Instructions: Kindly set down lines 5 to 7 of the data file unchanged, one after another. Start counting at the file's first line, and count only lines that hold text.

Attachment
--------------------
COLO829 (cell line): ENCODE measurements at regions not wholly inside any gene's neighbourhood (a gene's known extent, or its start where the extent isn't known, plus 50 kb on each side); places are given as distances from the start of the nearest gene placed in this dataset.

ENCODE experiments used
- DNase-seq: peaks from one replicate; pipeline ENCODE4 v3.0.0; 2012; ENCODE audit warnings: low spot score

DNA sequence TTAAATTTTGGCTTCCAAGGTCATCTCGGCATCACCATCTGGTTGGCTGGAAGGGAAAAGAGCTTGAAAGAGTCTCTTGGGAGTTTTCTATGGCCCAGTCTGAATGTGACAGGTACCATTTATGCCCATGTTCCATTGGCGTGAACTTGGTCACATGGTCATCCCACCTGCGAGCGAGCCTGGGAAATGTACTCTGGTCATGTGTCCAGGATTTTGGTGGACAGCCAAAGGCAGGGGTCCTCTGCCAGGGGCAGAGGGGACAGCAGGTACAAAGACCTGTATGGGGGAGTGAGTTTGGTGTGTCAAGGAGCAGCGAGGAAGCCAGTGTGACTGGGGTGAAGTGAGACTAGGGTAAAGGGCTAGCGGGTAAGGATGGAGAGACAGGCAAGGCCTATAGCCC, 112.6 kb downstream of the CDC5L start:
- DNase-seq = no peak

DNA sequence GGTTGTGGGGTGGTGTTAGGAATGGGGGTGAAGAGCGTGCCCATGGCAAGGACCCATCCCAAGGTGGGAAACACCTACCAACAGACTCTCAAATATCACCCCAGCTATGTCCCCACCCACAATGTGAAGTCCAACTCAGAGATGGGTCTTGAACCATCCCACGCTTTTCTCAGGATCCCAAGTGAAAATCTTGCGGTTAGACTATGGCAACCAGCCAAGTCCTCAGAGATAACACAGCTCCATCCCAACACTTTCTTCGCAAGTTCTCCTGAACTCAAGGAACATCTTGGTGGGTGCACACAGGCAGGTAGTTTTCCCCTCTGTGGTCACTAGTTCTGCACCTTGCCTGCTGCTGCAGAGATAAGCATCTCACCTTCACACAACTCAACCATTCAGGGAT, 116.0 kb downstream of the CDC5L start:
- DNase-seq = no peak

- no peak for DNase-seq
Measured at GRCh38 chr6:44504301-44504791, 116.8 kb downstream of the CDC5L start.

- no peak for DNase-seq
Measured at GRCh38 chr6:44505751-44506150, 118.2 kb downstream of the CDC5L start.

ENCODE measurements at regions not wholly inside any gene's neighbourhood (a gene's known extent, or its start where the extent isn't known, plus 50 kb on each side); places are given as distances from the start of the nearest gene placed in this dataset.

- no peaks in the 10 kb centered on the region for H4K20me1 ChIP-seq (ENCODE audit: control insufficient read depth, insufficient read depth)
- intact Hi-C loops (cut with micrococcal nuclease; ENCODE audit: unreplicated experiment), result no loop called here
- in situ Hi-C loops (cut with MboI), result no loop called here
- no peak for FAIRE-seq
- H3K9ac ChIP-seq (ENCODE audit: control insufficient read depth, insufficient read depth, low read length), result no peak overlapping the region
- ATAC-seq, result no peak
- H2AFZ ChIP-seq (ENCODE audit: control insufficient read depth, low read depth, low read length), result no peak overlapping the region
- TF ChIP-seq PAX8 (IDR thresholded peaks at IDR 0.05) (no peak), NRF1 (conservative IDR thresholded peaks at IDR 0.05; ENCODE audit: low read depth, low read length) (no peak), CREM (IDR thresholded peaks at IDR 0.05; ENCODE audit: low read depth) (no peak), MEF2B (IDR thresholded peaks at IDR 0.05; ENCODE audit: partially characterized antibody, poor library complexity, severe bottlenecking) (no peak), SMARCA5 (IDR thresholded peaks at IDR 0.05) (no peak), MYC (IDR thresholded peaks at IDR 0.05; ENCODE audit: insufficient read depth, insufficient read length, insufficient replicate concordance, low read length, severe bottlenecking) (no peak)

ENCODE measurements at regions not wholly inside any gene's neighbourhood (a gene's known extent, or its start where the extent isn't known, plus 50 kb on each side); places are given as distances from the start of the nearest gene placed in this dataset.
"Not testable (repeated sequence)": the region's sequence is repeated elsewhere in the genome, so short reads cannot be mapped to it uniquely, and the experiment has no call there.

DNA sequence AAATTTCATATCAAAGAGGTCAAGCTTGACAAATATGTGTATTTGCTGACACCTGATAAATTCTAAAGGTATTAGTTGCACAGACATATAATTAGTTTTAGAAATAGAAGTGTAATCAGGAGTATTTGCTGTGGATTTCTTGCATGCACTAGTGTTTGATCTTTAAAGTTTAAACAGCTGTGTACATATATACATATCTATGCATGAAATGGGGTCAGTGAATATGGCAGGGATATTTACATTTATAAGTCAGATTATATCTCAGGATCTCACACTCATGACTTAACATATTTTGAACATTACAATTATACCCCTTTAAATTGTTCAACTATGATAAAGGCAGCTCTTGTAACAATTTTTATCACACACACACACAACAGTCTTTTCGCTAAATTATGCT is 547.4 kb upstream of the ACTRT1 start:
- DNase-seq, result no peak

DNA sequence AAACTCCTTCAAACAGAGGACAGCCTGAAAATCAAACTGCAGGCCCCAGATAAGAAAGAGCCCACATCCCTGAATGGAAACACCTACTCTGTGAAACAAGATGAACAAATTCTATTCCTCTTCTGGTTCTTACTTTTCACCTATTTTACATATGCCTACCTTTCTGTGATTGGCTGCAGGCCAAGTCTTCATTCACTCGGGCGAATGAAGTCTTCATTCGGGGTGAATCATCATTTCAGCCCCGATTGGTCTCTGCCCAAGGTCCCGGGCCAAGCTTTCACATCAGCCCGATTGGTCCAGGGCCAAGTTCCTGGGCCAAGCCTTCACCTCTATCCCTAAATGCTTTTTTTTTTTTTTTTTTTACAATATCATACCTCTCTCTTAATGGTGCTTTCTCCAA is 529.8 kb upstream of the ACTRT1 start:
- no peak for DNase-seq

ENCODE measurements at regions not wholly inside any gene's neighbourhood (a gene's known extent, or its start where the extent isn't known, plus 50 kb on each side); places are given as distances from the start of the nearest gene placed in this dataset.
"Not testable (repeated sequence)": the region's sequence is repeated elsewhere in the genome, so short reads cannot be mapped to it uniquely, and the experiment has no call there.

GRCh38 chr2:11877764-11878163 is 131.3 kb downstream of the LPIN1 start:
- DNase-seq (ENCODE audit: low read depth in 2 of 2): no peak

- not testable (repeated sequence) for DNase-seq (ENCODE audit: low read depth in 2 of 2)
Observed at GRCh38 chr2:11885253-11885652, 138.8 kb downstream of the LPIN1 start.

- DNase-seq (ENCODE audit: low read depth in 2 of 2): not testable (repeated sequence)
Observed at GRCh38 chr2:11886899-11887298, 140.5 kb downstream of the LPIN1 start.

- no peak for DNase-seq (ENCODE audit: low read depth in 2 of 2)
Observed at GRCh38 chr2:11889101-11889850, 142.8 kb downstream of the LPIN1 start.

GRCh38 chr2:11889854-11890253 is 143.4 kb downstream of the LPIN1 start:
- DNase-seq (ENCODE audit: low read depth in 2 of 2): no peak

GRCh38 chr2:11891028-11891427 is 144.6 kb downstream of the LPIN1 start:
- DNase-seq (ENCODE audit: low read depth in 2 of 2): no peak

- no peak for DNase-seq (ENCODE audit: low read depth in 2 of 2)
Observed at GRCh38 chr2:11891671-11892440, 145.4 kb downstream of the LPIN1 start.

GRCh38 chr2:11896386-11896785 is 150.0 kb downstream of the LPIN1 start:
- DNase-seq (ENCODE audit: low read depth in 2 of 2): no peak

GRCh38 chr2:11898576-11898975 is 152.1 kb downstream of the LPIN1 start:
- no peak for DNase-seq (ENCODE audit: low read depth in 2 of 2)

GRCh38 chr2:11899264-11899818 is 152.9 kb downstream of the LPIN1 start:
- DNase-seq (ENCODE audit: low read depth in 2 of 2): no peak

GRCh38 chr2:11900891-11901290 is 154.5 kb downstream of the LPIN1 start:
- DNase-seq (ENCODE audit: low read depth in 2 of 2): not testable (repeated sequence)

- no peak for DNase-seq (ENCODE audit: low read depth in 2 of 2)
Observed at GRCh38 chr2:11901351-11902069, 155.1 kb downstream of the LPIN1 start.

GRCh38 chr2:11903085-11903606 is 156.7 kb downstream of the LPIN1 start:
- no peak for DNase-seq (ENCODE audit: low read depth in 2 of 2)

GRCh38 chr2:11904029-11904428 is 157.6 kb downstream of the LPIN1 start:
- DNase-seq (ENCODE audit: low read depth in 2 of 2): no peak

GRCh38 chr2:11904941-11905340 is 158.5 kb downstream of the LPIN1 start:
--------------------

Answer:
- DNase-seq = no peak

DNA sequence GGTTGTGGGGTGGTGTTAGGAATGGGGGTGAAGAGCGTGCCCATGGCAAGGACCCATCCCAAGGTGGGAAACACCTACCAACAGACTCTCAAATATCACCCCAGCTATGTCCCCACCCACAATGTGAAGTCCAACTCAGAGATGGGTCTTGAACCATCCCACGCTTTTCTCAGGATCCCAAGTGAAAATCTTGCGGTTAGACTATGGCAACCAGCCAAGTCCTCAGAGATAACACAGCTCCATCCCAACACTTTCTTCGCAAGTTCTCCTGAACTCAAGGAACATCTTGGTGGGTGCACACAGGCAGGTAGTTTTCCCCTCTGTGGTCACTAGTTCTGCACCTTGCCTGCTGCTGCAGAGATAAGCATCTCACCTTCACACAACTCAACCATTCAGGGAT, 116.0 kb downstream of the CDC5L start:
- DNase-seq = no peak